Summer, that long awaited siren, is finally drawing near in New York, beckoning us with promises of steamy nights, al fresco lunches and iced beverages. Debbie Downer spring seems to be retreating, taking her crying fits of rain and confusing fashions with her. We're in the sweet spot, where the city is not yet sweltering and deserted, and we're thrilled to be off the subway, eating ice cream and imbibing outdoors from 4 p.m. onwards. This week, I'm gingerly approaching what might in fact be summer with iced coffee, rooftop salami and of course (trace amounts of) whiskey.
1. Iced Mocha--Mud Truck (New York, NY)
Compared to most, I am a recent coffee convert. I only began drinking the caffeinated elixir after college, and almost never consume more than one cup a day, as more will render me a jittery maniac, thus igniting my hypochondria and forcing me to repeatedly ask those around me if what I'm feeling is normal. As a favor to myself and others, I rarely defy this rule. A year and a half in San Francisco instilled in me the need to support smaller coffee shops, and as a result, I frequent Mud Coffee, both the trucks and East Village store. Occasionally, I yearn for a mocha, that hybrid queen, and in the summer months, an iced version is a thing of utter beauty. Mud's version is a pleasure to watch (a lava lamp swirl of brown and white), consume (the combination of steamy frothed milk and cold iced coffee) and taste (a bitter tang tempered by sweet chocolate and rich dairy). Just one, I promise.
2. Salumi Plate -- Birreria (New York, NY)
In my opinion, few things pair better than cured pork products and summer sunshine. When artisanal cheeses and a beer flight are added to the experience, life borders on ecstasy. Generally wary of crowds, especially those that prevent me from quelling my hunger immediately, I rarely visit Eataly. Last Sunday, however, I braved the madness for an idyllic rooftop lunch at Birreria. We sampled cheese, salad and a very decadent pork sausage entrée to great enjoyment, but the star of the show was the salumi selection. We gorged on silky peppercorn-studded Mortadella (a meal in itself), toothsome disks of Hunter's style Pork sausage, smoky salty Speck, glistening rounds of coppa, which melted onto the tongue, and of course, garlic-laced spicy Calabrian Sorpressata. With pork-fat slicked fingers and a slight beer buzz, we thanked summer for re-appearing, and Italians for mastering the art of porcine preparation.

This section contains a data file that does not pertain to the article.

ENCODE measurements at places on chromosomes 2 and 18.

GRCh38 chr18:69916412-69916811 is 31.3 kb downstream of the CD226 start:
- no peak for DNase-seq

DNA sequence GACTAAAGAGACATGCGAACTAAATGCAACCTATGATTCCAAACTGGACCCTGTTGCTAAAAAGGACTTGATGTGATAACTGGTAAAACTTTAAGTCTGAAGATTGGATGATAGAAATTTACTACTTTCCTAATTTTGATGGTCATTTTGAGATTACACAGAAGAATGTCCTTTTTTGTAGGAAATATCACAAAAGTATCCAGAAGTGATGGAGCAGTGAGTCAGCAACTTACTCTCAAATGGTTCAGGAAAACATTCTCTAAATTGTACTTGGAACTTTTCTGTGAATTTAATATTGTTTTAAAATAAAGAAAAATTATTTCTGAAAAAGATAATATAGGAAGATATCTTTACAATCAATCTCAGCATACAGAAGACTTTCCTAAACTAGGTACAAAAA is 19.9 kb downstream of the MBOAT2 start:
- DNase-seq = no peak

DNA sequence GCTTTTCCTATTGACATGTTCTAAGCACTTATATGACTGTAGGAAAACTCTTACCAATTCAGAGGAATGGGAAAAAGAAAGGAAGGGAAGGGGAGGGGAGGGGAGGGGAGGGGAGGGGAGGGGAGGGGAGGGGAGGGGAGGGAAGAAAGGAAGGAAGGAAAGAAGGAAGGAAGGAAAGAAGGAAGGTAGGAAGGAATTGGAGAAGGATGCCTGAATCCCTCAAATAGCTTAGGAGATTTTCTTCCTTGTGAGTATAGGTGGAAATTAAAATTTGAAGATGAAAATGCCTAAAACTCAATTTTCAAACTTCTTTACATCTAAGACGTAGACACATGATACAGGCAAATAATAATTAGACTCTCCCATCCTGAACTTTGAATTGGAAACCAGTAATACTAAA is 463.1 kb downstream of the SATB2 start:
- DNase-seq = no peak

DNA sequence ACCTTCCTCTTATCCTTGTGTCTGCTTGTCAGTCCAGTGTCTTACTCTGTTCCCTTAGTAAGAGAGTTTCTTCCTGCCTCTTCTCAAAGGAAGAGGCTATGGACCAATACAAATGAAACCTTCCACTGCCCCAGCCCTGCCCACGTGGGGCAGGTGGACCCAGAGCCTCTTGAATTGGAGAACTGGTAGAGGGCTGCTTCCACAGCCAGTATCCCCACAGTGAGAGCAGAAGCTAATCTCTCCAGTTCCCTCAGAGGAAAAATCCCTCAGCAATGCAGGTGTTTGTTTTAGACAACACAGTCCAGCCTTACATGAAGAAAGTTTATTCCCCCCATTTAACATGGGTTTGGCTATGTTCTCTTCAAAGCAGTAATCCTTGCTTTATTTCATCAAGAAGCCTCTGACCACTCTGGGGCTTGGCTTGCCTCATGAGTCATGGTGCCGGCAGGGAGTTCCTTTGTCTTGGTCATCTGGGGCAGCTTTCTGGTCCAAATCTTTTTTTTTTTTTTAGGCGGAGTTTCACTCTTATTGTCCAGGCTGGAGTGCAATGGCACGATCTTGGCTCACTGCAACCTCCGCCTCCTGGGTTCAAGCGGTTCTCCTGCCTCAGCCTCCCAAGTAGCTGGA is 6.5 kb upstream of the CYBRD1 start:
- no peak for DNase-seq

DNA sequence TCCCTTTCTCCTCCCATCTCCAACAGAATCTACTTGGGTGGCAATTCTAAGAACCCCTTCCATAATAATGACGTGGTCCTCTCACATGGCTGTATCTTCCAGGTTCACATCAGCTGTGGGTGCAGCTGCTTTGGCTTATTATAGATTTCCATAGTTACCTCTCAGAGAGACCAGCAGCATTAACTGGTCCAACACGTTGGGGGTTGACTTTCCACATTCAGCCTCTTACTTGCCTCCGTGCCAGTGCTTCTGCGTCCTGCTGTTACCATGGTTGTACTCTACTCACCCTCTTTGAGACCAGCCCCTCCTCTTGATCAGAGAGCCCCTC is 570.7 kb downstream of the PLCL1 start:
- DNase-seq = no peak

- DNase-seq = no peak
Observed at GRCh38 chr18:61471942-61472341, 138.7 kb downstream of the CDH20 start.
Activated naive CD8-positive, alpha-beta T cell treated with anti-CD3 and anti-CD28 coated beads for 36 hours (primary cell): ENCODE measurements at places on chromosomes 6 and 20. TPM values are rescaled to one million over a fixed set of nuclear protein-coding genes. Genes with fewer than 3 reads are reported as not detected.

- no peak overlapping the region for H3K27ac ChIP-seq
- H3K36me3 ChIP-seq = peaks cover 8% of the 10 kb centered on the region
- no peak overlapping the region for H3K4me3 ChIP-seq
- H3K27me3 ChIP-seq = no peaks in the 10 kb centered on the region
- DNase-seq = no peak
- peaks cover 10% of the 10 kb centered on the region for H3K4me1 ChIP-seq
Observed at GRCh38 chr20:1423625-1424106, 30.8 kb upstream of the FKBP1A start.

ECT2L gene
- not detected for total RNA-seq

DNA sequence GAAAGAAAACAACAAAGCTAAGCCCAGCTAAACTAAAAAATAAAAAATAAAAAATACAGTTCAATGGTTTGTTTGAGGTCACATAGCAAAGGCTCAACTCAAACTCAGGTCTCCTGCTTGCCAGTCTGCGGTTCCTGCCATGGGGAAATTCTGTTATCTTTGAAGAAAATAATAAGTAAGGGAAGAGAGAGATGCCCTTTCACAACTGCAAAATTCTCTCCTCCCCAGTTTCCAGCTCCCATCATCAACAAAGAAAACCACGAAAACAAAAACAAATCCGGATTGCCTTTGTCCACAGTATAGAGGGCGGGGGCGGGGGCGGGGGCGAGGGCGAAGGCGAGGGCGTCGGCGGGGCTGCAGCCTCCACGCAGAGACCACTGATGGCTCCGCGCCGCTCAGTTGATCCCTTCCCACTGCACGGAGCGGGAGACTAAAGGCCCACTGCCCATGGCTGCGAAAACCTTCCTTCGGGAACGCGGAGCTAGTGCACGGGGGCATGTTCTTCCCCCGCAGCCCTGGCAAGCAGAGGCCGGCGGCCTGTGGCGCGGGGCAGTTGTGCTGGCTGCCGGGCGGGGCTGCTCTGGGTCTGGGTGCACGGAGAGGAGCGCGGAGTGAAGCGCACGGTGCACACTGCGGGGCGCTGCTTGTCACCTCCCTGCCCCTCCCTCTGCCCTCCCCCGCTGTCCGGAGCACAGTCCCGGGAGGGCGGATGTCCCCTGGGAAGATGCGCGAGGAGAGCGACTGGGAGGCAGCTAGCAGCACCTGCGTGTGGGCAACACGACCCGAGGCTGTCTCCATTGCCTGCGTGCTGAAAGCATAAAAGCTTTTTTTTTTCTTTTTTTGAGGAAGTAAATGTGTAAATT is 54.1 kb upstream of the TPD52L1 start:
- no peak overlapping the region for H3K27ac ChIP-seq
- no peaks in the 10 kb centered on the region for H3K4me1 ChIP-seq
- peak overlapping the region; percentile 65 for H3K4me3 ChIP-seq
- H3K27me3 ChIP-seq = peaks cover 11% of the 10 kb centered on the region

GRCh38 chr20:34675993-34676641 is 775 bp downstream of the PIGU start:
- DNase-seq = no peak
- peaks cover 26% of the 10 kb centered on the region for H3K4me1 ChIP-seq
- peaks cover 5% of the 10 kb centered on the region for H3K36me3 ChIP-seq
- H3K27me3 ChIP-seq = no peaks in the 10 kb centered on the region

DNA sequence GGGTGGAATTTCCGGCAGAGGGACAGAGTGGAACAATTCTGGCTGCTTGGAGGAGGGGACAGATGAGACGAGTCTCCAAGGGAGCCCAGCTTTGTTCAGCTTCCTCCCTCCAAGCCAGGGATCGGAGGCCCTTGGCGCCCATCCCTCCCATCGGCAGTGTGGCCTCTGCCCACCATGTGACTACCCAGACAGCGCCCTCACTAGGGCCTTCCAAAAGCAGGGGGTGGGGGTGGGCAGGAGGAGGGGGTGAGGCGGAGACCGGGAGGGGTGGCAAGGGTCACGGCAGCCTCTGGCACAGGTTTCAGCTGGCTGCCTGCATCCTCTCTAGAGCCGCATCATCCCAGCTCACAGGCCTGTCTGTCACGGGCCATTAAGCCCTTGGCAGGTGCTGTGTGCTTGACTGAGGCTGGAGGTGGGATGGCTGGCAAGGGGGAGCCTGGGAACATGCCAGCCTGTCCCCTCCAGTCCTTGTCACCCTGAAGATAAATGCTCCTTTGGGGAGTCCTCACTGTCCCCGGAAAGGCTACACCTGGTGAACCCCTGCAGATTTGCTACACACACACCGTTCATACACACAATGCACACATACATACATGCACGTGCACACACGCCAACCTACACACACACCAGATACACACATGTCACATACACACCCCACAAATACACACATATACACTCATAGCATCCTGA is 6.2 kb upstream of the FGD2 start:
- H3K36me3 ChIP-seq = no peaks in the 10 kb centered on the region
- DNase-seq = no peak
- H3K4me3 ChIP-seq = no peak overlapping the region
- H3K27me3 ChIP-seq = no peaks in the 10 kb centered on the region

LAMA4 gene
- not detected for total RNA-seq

3. Tofu Banh Mi -- Nam Son (Philadelphia, PA)
In its most basic form, a sandwich combines meat and bread in some fashion. Vegetables are an added bonus, but surely not the main attraction. When it comes to the Banh Mi, I generally go for traditional pork with all the fixins. Arriving in Philadelphia I was famished, but luckily my friend knew of my hunger-induced hysteria and brought me immediately to Nam Son, a sprawling Vietnamese restaurant. As I regained sanity by guzzling summer rolls, I was urged to try the famed tofu sandwich. I acquiesced with more than slight ambivalence, but must report that it despite lacking meat, the sandwich was absolutely delicious. The chewy baguette's crispy exterior gave way to a fluffy inside filled with fragrant cilantro, pickled daikon, and julienned carrot and cucumber. The fried tofu provided an ideal textural counterpoint to the crunchy vegetables, and soaked up tangy Hoisin and a creamy mayonnaise-based sauce. As we set out for a trip to the beach, I almost re-thought my vegetarian sandwich rule. Emphasis on almost.
4. Cheddar Cheese with Tomato Jam -- Farm Stand (Somewhere on Route 72, NJ)
An hour or so from Banh Mis and Philly, we stopped at a New Jersey roadside farm stand to pick up some beach cooking provisions. The selection was enormous, from fresh spring asparagus to locally made peach cider and homemade cheeses. The sharp cheddar was sold with tomato jam, and my love of cheese and passion for condiments inspired me to fight hard for the purchase. Upon arrival at the house, I immediately opened the container and spread its contents liberally on crackers. The cheese was sharp and rich, with a softer than usual texture, its intensity moderated by the jam, which was sweet with an acidic tang. Less than 24 hours later, only a sticky container remained, embedded with cracker crumbs.
5. Rye Ganache -- Nunu Chocolates (Brooklyn, NY)
After a somewhat scarring childhood memory involving a cognac-filled chocolate and the resulting urge to expel the contents of my mouth at the dinner table, I've largely steered clear of alcoholic chocolates. On a recent adventure throughout Brooklyn, however, I encountered a boozy chocolate that changed my opinion entirely. The whiskey was incorporated into rich creamy ganache, imbuing the chocolate with its bracing, slightly spicy flavor. A thin outer shell encased the velvety filling, providing the ideal ratio of hard to soft chocolate while artfully uniting my favorite sweet treat and my tipple of choice.